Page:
Construction - Multi-Storey Building Form.

A period of around 8–12 weeks is usual between placing a steel order and the arrival of the first steel components on site. Site preparation and foundation construction generally take a similar or longer period (see Fig. 2.11). Hence, by progressing fabrication in parallel with site preparation, significant on-site construction time may be saved, as commencement of shop fabrication is equivalent to start-on-site for an in situ concrete-framed building. By manufacturing the frame in a factory, the risks of delay caused by bad weather or insufficient or inadequate construction resources in the locality of the site are significantly reduced.

 Typical progress schedule (in weeks)
Fig. 2.11 Typical progress schedule (in weeks)

Structural steel frameworks should generally be capable of being erected without temporary propping or scaffolding, although temporary bracing will be required, especially for welded frames.This applies particularly to the construction of the concrete slab,which should be self-supporting at all stages of erection. Permanent metal or precast concrete shutters should be used to support the in situ concrete.

In order to allow a rapid start to construction, the structural  steelwork frame should commence at foundation level, and preference should be given to single foundations for each column rather than raft or shared foundations (Fig. 2.12).

Columns on large diameter bored piles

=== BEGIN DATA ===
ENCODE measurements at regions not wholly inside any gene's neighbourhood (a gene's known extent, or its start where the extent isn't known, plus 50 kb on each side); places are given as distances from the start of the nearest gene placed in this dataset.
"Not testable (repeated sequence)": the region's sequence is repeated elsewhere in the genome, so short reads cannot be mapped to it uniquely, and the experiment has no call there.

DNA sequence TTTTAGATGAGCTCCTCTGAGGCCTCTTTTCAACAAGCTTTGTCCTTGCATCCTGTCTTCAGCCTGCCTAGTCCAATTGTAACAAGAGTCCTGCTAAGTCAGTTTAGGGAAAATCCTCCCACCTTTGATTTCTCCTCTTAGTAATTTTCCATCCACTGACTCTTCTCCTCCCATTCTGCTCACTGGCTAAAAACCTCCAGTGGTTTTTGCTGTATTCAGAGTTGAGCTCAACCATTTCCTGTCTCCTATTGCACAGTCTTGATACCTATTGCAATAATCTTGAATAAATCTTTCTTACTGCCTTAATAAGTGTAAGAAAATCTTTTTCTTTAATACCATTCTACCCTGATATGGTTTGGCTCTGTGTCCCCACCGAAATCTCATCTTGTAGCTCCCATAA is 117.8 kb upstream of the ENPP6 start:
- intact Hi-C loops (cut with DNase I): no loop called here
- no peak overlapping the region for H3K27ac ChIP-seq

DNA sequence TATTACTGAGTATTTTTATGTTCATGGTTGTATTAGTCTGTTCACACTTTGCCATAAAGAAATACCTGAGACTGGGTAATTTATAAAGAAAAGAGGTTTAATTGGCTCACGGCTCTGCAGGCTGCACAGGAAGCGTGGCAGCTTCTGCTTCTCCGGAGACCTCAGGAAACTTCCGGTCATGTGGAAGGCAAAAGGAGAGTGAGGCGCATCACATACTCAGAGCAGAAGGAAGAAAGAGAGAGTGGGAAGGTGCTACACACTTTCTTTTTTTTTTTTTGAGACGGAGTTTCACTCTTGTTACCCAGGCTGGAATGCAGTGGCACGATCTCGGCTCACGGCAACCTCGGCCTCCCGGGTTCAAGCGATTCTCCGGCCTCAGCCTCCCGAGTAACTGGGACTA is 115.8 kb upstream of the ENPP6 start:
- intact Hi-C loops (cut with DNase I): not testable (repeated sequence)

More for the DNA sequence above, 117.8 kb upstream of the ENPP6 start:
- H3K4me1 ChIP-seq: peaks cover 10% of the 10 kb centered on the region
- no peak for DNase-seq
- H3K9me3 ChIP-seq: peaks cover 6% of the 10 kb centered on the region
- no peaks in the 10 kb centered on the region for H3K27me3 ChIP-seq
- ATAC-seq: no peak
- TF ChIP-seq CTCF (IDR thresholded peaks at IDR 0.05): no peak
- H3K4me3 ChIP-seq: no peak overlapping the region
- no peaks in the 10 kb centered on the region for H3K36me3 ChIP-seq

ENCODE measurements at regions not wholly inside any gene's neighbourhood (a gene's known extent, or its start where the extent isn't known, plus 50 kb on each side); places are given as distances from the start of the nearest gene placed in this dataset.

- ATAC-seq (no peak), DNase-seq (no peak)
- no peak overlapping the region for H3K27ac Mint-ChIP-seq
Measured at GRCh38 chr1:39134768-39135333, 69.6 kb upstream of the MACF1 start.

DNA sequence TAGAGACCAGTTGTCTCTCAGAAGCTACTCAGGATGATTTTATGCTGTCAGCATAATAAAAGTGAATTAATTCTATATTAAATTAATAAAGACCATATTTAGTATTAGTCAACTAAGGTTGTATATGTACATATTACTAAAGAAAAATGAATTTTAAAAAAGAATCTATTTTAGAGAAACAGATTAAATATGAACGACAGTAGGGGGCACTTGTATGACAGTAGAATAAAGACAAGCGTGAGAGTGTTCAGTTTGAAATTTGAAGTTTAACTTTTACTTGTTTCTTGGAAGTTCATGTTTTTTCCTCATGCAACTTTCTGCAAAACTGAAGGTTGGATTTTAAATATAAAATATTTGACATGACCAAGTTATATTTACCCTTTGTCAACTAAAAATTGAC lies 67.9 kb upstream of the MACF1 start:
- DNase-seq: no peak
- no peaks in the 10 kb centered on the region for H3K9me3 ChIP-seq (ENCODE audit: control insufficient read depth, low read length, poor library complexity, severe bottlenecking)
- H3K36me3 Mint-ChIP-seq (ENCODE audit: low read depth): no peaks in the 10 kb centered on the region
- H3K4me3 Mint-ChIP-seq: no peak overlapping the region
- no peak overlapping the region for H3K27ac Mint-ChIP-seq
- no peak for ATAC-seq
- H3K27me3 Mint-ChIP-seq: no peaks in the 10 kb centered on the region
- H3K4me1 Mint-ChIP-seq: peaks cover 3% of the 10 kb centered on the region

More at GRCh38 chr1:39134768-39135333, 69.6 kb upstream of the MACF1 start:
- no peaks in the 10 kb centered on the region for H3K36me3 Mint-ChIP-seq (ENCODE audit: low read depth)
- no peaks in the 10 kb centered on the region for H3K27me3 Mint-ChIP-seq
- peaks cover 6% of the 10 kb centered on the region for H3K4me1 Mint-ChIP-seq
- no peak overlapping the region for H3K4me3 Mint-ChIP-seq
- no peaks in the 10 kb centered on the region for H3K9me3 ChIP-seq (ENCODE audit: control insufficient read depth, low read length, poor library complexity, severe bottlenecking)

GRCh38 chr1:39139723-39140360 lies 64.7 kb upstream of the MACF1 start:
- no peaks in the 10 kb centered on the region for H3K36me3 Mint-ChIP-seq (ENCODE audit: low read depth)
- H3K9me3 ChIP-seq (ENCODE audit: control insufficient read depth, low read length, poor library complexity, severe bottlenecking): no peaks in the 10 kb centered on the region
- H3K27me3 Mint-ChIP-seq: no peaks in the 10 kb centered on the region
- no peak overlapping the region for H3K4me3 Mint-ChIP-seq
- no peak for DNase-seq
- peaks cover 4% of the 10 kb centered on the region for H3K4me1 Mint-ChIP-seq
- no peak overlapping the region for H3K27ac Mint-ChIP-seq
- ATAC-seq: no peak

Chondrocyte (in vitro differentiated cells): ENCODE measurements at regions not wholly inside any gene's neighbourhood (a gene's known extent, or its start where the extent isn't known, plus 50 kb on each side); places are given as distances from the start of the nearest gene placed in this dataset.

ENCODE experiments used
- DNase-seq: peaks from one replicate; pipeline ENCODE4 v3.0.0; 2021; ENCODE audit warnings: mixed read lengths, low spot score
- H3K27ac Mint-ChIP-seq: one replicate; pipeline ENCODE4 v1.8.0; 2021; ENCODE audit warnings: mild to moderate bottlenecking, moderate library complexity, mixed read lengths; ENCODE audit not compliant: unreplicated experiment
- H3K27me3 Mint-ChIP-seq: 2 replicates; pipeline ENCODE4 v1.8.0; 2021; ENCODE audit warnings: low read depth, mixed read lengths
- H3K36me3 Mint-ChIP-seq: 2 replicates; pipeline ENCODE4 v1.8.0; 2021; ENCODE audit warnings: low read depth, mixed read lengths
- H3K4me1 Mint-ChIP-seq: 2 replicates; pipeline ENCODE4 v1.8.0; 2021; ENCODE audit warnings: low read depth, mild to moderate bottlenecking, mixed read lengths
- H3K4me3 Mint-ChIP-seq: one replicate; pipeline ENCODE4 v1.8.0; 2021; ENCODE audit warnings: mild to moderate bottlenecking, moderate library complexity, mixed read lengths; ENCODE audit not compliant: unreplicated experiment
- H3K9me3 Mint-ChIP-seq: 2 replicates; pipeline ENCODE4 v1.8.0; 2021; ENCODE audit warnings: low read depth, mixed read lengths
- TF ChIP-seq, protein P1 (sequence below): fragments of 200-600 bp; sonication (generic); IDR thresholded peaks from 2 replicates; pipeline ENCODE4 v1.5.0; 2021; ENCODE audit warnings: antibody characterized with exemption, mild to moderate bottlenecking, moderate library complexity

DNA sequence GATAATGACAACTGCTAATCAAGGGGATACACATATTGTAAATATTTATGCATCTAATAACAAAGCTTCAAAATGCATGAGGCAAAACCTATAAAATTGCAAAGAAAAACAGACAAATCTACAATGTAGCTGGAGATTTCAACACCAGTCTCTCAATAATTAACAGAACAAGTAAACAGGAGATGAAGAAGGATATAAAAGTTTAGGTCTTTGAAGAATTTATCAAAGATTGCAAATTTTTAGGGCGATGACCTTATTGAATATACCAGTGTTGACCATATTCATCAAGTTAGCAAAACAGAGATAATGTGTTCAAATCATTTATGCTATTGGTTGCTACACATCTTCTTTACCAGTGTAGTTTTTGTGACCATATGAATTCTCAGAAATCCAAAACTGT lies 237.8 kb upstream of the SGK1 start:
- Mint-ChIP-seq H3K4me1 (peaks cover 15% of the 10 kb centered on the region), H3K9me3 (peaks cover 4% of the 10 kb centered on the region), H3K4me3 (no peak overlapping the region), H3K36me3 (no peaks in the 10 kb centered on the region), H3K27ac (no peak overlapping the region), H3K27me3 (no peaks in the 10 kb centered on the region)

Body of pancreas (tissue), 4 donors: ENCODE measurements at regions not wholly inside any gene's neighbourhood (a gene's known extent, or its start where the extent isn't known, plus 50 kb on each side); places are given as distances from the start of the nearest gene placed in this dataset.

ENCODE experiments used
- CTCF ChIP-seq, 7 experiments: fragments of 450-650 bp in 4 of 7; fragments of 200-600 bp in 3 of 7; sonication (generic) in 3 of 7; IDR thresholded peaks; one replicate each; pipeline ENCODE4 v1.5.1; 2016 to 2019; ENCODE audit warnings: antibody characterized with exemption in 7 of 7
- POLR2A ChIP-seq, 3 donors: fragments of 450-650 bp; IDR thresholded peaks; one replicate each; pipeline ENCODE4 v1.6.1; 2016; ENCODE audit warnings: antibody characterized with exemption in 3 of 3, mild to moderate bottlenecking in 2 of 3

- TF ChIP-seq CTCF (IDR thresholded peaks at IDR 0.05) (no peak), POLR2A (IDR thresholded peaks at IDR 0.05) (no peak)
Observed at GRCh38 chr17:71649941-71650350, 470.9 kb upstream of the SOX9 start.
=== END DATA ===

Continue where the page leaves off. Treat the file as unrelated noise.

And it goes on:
Fig. 2.12 Columns on large diameter bored piles

Speed of erection is directly linked to the number of crane hours available. To reduce the number of lifts required on site, the number of elements forming the framework should be minimized within the lifting capacity of the craneage provided on site for other building components. For similar-sized buildings, the one with the longer spans and fewer elements will be the fastest to erect. However, as has been mentioned earlier, longer spans require deeper, heavier elements, which will increase the cost of raw materials and pose a greater obstruction to the distributionof building services, thereby requiring the element to be perforated or shaped and hence increasing the cost of fabrication.

Columns are generally erected in multi-storey lengths: two is common and three is not unusual. The limitation on longer lengths is related more to erection than to restrictions on transportation, although for some urban locations length is a major consideration for accessibility.

To provide rapid access to the framework the staircases should follow the erection of the frame. This is generally achieved by using prefabricated stairs which are detailed as part of the steel frame.

The speed of installation of the following building elements is hastened if their connection and fixing details are considered at the same time as the structural steel frame design. In this way the details can be either incorporated in the framework or separated from it, whichever is the most effective overall: it is generally more efficient to separate the fixings and utilize the high inherent accuracy of the frame to use simple post-fixed details, provided these do not require staging or scaffolding to give access.

Finally, on-site painting extends the construction period and provides potential compatibility problems with following applied fire protection systems. Painting should therefore only be specified when absolutely necessary.

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